by Barry Gill

Amid ongoing inflation concerns and the need to move towards a more sustainable world, what role will investors play in 2022 and beyond?

The turn of the year is always a good time to look forward and consider what the enduring trends are and what tail events might derail our baseline thinking. 2021 serves as an important reminder that sticking with a trend, in this case the activity post the shock of COVID, is a powerful way to compound returns.

Sure, there are always tests along the way, but as time passes so does our sensitivity to them – it is the destination, not the journey that matters!

At some point, the trend is fully discounted, at which point new risks and opportunities become the dominant driver of returns.

Asia was first out of the virus-driven slump, but market performance was derailed by policy changes in the world’s second largest economy. This became the newly dominant factor in the region.

It is a cliché to say that successful investing is all about discounting and not about forecasting, but it is also true. The best performing sector this year has been energy, precisely because capital flows into the industry have been so weak; with supply not able to respond to the rapid spike in demand that came with the economic reopening.

Few industries have generated as poor a return on capital in their history as energy (the returns instead accrued to human prosperity), but when an extended bear market converges with a global mega trend like climate change, it is the perfect recipe for a pronounced volte-face.

When an extended bear market converges with a global mega trend like climate change, it is the perfect recipe for a pronounced volte-face.

As American billionaire investor Charlie Munger observes, investing is akin to a liberal arts education: the learning and insight is drawn from multiple parallel tracks. It is the unpredictability, the range of outcomes, the ever-evolving landscape that makes investing so challenging but also so intoxicating.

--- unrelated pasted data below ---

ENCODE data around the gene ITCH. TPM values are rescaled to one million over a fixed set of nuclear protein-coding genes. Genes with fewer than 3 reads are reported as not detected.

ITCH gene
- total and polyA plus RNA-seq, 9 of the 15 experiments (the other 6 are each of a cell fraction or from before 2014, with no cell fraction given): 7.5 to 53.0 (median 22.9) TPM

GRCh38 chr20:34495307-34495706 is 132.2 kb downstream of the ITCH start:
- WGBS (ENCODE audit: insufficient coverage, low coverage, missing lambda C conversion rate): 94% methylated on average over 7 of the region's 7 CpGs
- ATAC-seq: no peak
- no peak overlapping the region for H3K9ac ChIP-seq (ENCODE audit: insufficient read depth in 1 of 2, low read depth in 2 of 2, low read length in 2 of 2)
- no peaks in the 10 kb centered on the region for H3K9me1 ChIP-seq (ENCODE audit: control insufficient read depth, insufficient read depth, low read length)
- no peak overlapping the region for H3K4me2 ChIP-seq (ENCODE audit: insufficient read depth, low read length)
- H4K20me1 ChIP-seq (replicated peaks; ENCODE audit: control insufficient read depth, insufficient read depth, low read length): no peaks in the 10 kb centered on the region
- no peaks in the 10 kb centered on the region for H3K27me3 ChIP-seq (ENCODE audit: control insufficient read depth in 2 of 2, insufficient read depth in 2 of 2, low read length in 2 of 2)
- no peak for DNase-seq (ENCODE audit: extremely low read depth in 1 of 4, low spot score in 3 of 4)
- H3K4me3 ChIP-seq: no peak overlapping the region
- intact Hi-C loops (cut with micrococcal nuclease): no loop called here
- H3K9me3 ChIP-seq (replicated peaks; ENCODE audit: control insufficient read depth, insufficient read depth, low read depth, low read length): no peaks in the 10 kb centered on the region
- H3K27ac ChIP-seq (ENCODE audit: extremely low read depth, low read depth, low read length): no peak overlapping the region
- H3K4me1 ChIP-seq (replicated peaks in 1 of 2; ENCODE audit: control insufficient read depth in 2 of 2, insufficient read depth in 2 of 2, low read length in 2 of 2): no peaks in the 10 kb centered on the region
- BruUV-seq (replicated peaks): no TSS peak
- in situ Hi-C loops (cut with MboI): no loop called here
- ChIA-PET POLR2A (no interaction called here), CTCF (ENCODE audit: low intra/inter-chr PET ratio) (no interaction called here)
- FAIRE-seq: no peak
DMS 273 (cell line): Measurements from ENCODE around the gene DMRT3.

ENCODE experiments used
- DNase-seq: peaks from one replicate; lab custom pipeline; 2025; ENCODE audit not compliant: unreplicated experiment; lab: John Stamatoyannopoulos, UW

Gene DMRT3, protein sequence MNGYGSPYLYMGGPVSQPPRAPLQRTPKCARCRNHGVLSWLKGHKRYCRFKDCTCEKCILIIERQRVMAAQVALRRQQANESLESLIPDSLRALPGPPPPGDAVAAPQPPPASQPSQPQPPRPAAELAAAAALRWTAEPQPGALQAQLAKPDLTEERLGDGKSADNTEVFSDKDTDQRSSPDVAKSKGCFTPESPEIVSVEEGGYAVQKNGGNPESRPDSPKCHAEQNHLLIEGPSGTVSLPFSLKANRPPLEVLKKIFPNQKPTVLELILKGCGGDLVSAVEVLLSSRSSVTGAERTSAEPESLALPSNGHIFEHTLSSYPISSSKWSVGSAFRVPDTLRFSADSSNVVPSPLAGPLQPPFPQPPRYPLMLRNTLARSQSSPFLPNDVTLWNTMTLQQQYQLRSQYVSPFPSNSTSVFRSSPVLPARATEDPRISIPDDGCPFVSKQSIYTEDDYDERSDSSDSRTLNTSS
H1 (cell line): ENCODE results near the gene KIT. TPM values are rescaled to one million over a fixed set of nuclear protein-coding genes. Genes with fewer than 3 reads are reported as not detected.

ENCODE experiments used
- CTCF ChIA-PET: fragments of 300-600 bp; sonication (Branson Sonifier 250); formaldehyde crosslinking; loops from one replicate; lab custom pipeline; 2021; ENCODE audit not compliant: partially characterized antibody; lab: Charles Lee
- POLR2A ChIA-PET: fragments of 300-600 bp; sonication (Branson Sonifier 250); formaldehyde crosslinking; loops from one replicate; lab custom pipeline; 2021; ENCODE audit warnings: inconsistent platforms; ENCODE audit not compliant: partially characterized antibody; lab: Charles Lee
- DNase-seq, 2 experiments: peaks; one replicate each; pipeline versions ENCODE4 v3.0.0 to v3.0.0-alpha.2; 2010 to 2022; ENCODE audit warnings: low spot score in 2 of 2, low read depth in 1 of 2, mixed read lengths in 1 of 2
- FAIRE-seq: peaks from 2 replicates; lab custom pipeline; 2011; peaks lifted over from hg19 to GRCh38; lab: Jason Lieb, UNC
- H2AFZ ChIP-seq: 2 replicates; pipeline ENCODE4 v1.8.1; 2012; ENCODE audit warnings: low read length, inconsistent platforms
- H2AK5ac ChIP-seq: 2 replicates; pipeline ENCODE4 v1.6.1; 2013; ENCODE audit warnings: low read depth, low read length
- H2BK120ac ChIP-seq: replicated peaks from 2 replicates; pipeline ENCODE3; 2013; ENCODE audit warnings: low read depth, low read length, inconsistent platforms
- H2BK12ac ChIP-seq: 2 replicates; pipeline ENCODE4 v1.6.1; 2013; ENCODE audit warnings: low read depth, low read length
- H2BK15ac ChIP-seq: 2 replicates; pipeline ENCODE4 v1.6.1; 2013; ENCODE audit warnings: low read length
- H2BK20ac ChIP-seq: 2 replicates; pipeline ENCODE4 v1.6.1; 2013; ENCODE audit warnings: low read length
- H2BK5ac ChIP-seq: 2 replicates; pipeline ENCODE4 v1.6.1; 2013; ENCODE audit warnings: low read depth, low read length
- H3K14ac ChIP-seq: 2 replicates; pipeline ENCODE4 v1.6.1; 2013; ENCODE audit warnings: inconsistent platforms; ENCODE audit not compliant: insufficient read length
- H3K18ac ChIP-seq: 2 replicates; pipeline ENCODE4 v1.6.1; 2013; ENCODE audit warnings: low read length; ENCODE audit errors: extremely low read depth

Which brings us to this year’s Panorama Investing in 2022: putting our discounting hats on we try to think about 5 potential developments in the year ahead that are not well reflected in current asset prices. Maybe we are being influenced by the fact that a pandemic was, to use the words of Donald Rumsfeld, ‘a known unknown,’ as we include here another extreme event but with seismic consequences for how we all go about our daily lives.

One of the risks, that of structural inflation, is picked up by our Solutions team in their discourse on investment trends for 2022, but for the rest of this edition we stick with the enduring trend of sustainability. Every year that goes by, sustainability has a broader impact on the investing landscape; our contributors examine the topic in the context of investing in China, and also consider how it is manifesting in the real asset sector.

Our O’Connor team discusses how to seek out winners and losers from the shift to the low carbon economy, while our multi-asset team explores the incorporation of ESG and the efficient frontier.

Understanding the problem of using imperfect ESG data in the investing process is covered before our most experienced in-house ESG expert concludes with an examination of the regulatory landscape through a seasoned investor’s eyes.

We trust that you find this edition of Panorama to be a helpful guide on your investment journey. As always, please reach out to your trusted UBS Asset Management partner for any further advice.

We look forward to our continued partnership with clients throughout the next year.


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Investment outlook 2022

As we work towards building a more sustainable future and continue to face global supply chain and inflation challenges, what role will asset managers play, and how will this reshape the economy?

About the author
  • Barry Gill

    Head of Investments

    Barry Gill, Head of Investments at UBS Asset Management since Nov. 2019. Previously, he was Head of Active Equities at UBS AM. Barry joined O'Connor in 2012, overseeing long/short strategy. Prior to that, he led UBS IB's Fundamental Investment Group (Americas). In 2000, Barry relocated to the US, rebuilding Equities' long/short efforts post-O'Connor. He held leadership roles in London, including co-heading Pan-European Sector Trading. Barry started his career as a graduate trainee at SBC in '95.

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